Anyone wanting to teach in England must complete initial teacher training (ITT). There are many different types of ITT – the route you choose to take will be specific to the age group and/or subject you’d like to teach.
If you’d like to teach a subject to an advanced level, for example, you could be more interested in secondary teaching, rather than primary.
You can complete your ITT alongside a degree, straight after a degree, as a part-time course alongside work, or as a full-time course, including employment-based routes. The option that is right for you will depend on your circumstances.
Ways into Teaching
There are different ways of getting into teaching. You can train to be a teacher while completing a degree in the subject/s you wish to teach. Or if you already have a degree, you can train to be a teacher in one to two years. Whichever route you take, you will combine theoretical learning about teaching with at least 18 weeks practical teaching experience in schools.
All candidates for teacher training need to have at least a grade C in English and maths GCSE, or can show that they have reached an equivalent standard. Candidates for primary teaching also need a grade C or equivalent in science.
You will need a degree to become a qualified teacher.
If you want to teach at secondary level, your degree should be relevant to the subject you want to teach. Initial teacher training (ITT) providers make the final decision on relevant subject knowledge. If your provider feels that you have the right qualities to become a teacher, but you need to top up your subject knowledge before you start training, they will talk you through the range of subject knowledge enhamcement (SKE) courses that are available.
You can do your ITT
whilst being one of the following :
a) employed at a school
b) through a higher education institution such as a university or college.
c) Through a school. School-centred initial teacher training (SCITT) is a programme for graduates, run by and based in schools. All SCITT
courses lead to qualified teacher status (QTS) and many, but not all, award the postgraduate certificate in education (PGCE).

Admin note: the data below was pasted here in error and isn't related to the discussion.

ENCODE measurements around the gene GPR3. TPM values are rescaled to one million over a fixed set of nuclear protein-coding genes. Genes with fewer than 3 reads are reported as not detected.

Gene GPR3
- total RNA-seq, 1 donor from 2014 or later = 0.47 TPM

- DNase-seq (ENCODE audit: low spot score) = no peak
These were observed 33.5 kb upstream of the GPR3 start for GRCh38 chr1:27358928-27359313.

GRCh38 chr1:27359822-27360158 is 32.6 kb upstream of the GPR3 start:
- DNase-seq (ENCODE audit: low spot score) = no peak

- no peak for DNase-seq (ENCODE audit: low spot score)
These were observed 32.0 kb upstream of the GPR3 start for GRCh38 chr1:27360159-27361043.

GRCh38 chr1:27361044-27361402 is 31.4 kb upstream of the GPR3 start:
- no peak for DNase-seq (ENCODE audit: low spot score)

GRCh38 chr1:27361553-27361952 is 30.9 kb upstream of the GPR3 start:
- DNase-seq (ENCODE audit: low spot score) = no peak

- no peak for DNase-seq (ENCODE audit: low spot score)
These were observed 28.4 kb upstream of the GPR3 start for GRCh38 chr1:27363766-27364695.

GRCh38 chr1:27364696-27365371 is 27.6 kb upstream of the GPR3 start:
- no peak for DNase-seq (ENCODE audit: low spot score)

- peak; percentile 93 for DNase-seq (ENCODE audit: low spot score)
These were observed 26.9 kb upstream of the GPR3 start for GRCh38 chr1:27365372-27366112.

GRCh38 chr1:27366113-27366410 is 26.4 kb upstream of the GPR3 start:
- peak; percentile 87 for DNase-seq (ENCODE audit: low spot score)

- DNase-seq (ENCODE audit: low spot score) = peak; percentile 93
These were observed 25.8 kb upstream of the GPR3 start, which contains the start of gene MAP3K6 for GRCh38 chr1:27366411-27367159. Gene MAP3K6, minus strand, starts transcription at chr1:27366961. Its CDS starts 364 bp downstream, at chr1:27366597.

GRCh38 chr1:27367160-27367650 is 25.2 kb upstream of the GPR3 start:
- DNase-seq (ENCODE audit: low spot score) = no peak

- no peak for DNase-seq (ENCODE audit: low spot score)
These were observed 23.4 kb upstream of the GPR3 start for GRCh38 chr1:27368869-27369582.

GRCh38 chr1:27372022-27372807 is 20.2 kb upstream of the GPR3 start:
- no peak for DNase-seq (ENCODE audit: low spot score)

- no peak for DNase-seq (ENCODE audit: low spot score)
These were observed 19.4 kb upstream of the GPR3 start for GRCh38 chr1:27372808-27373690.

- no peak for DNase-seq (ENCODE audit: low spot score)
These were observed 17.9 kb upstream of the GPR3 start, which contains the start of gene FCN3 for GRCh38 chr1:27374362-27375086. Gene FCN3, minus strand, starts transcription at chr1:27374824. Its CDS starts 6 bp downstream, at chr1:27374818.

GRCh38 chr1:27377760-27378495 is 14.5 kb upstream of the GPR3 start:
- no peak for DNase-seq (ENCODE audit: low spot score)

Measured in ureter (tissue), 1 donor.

The Teaching Agency site provides more details on these options.
Troops to Teachers
You should follow the Troops to Teachers lnk opposite for more details.
Funding for Teacher Training
A range of incentives and financial support are available both during and after your training.
You may be eligible for a grant of up to £2,700 from your local education authority (LEA) and training bursaries of up to £9,000 per year may also be available. Financial assistance for training may also be available from the Royal British Legion. See the link to their website on this page.
All financial support is subject to conditions and although you are not guaranteed funding, you may be eligible for financial support for:
1) Undergraduate Teacher Training - this includes the BEd, BA with qualified teacher status (QTS) and BSc with QTS
2) Postgraduate Teacher Trainingthis includes the postgraduate certificate in education (PGCE) and school-centred initial teacher training (SCITT)
3) Employment based initial teacher training - this includes the Graduate Teacher Programme (GTP) and the Overseas Trained Teacher Programme (OTTP)
If you are planning to take out a loan to help finance your training, you can calculate an estimate of your loan repayments by visiting the Directgov website and selecting 'Teacher' from the list of careers.
The Teaching Agency is responsible for initial teacher training (ITT) in England. It provides a comprehensive programme of support to help you become a teacher, providing guidance all the way through the application process. Through ITT you’ll receive rigorous training, with new teachers rating their training as a very good preparation for the classroom. In this section you will find out what it is like to be a teacher, and learn about the routes available if you want to begin a career in teaching.